Tuesday, October 2, 2012

In over Your Head?

Do you remember as a kid when you'd jump off the side of the pool into the deep end? First there was the exhilaration of your body plunging into the depths, peacefully sinking to the bottom. Then, for me at least, there was the panic of trying to get my head back above water. This panic was apparently of the short-lived variety; however, since I usually jumped back in a few seconds later. I relished those times when I tested myself and my will. I still enjoy a good cannonball into the deep end, but I've found that time has tempered my desire to get in over my head.

Still, no matter how hard we try, there are times when we get in over our heads -- not in the relative safety of a pool, but in the dangerous world of real life.

Case in point: I feel the pain of the NFL replacement refs, as they struggle making their calls, having millions of people watching for their mistakes. I do not envy their situation.

In my own life, away from the floodlights and the TV cameras, and the tens of thousands of raving fans, my own male ego often throws me into the deep end. I find myself promising my wife to fix the plumbing, only to remember I'm not very good at sweat soldering. I find myself promising the boss I will have the project done by the end of day, only to remember I've lost a critical piece of data. Some days I hear my mouth making promises, only then to hear my brain say, "Now who do you think is going to do that?"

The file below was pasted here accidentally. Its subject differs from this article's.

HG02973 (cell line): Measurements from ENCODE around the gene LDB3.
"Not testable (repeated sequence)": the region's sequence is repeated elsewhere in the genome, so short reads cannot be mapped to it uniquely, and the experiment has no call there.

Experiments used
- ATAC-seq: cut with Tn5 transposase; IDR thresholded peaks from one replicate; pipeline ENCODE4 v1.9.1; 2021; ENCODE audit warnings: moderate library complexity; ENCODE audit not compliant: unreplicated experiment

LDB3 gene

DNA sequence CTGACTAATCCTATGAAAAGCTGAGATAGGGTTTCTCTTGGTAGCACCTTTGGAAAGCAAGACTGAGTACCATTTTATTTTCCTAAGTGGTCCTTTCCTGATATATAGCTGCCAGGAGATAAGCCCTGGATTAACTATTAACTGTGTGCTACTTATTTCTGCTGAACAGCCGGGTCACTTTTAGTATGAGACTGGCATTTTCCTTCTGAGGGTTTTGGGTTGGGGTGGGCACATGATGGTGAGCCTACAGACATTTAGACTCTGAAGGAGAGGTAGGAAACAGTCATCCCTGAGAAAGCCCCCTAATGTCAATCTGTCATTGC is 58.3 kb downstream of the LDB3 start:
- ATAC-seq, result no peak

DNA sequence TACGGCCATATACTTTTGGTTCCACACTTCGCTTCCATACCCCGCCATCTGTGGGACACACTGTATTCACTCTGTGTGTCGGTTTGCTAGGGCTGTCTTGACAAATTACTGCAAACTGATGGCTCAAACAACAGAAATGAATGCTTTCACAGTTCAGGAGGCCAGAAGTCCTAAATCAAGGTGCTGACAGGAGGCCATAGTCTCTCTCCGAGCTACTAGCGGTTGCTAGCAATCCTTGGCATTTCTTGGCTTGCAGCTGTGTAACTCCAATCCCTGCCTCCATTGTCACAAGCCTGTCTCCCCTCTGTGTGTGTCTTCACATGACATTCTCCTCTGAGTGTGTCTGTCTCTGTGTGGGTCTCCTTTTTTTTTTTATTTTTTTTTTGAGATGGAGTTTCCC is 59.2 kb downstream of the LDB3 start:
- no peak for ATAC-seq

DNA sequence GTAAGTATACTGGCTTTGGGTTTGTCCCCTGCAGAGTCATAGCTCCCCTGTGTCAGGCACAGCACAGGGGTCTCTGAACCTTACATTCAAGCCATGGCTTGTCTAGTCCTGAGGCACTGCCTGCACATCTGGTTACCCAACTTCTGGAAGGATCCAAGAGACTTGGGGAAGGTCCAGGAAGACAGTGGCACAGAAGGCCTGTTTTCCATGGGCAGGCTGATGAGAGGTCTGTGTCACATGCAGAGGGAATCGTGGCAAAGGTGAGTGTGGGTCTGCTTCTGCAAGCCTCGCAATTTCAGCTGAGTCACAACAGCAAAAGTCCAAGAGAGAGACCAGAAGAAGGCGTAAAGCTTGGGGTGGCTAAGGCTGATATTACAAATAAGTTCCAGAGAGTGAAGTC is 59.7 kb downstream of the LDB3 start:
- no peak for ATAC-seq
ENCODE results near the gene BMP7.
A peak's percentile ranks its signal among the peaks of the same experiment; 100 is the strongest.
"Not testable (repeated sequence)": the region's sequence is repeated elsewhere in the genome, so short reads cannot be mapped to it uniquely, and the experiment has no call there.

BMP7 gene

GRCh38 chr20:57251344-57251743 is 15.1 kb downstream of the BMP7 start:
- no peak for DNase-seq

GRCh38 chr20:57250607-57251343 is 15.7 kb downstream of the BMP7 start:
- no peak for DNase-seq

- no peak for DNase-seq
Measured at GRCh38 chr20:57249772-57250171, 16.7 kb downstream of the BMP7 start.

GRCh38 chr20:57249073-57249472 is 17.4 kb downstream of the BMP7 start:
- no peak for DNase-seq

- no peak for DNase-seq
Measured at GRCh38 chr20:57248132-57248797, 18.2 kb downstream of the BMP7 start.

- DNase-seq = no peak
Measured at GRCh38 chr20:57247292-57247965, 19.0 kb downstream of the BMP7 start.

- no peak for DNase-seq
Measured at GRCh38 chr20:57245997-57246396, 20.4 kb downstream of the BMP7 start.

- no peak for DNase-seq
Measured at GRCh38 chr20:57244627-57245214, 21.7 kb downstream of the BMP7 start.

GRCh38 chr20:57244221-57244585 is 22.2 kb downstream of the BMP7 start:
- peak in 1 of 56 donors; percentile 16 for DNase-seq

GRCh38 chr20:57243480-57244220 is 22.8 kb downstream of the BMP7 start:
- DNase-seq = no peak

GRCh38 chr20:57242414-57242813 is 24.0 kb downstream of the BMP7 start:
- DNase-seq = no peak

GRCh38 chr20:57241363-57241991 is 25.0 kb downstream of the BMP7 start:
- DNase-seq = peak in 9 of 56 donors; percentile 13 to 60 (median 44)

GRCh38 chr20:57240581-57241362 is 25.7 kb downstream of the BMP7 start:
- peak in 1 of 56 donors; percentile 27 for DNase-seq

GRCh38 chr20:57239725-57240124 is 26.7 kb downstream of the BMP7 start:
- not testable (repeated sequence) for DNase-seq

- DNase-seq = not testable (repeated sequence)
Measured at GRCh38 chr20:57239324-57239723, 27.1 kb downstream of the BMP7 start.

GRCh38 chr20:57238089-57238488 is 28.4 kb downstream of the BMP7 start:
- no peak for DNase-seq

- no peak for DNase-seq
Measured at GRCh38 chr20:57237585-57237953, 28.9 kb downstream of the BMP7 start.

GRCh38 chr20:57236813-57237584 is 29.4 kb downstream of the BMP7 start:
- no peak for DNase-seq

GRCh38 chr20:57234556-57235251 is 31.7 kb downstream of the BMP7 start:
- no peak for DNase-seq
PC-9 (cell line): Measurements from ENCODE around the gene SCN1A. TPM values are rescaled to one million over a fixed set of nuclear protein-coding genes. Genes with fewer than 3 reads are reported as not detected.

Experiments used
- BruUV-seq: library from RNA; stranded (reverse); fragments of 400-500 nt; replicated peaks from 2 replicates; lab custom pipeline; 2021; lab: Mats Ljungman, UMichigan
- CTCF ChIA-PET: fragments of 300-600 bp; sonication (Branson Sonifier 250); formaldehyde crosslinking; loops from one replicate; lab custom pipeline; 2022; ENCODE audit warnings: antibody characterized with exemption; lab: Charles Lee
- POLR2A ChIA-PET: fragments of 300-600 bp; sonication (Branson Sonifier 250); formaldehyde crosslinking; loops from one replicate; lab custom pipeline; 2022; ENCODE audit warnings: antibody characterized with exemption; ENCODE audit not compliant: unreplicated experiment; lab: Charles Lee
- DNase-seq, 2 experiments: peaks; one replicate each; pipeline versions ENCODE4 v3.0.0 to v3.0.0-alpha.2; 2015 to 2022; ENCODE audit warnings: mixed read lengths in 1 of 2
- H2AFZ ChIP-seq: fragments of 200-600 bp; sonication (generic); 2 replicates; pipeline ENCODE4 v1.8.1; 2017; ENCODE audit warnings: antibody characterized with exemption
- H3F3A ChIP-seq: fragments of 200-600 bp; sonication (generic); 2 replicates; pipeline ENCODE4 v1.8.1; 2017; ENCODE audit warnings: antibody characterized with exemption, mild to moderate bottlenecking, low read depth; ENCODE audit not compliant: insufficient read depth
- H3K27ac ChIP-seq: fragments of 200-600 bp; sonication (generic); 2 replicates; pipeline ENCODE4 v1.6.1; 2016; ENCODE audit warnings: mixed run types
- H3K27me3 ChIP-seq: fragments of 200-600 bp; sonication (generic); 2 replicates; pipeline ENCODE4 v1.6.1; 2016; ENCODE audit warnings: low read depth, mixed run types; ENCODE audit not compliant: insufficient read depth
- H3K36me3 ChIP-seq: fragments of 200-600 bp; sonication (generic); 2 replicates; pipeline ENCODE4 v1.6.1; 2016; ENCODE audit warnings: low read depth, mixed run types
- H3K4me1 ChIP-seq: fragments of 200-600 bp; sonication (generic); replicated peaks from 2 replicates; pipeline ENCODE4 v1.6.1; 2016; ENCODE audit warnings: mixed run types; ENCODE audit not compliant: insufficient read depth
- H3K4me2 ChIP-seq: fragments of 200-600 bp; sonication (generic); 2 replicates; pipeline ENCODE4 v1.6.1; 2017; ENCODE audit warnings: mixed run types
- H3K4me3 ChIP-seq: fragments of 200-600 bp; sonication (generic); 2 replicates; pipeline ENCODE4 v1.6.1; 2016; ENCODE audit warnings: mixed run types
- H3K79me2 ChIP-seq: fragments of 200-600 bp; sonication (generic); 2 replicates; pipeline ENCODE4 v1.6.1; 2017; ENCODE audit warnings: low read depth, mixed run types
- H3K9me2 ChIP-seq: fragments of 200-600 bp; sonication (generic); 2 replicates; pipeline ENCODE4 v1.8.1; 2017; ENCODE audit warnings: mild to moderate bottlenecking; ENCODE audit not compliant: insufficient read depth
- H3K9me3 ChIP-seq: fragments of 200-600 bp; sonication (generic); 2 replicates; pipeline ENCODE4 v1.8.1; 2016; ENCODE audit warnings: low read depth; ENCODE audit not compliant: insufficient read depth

Yes, I get in over my head.

Every dad who has held his first-born child knows the feeling. Here is a little life that is totally dependent on you for every possible need: safety and food, sleep and drink, cleanliness and love -- everything that needs to be provided, needs to be provided ... by you. Looking at the babe in your arms gives you a sudden panic attack: "Hey, I'm in over my head on this one! How 'bout a little help here?"

And that feeling can come at any time: signing loan papers for college, or the car, or the house; watching your bride walk down the aisle to you; telling the boss what to do with his job; standing in front of a group of ten-year-olds, trying to encourage them after they lost their ninth straight game. Yep, the list is endless.

But there is good news in all of this. No matter how much you think you messed up, there is at least one other guy who has done the same thing before you. Every one of us has jumped into the deep end at some time in his life. Just like the first time the big kids were there to help you if you faltered, there are brothers nearby who will stand by you, advise you, and help you climb out of the deep end.

Seek them out. Better yet, find those guys in over their heads and stand with them.

They'll be glad you did.

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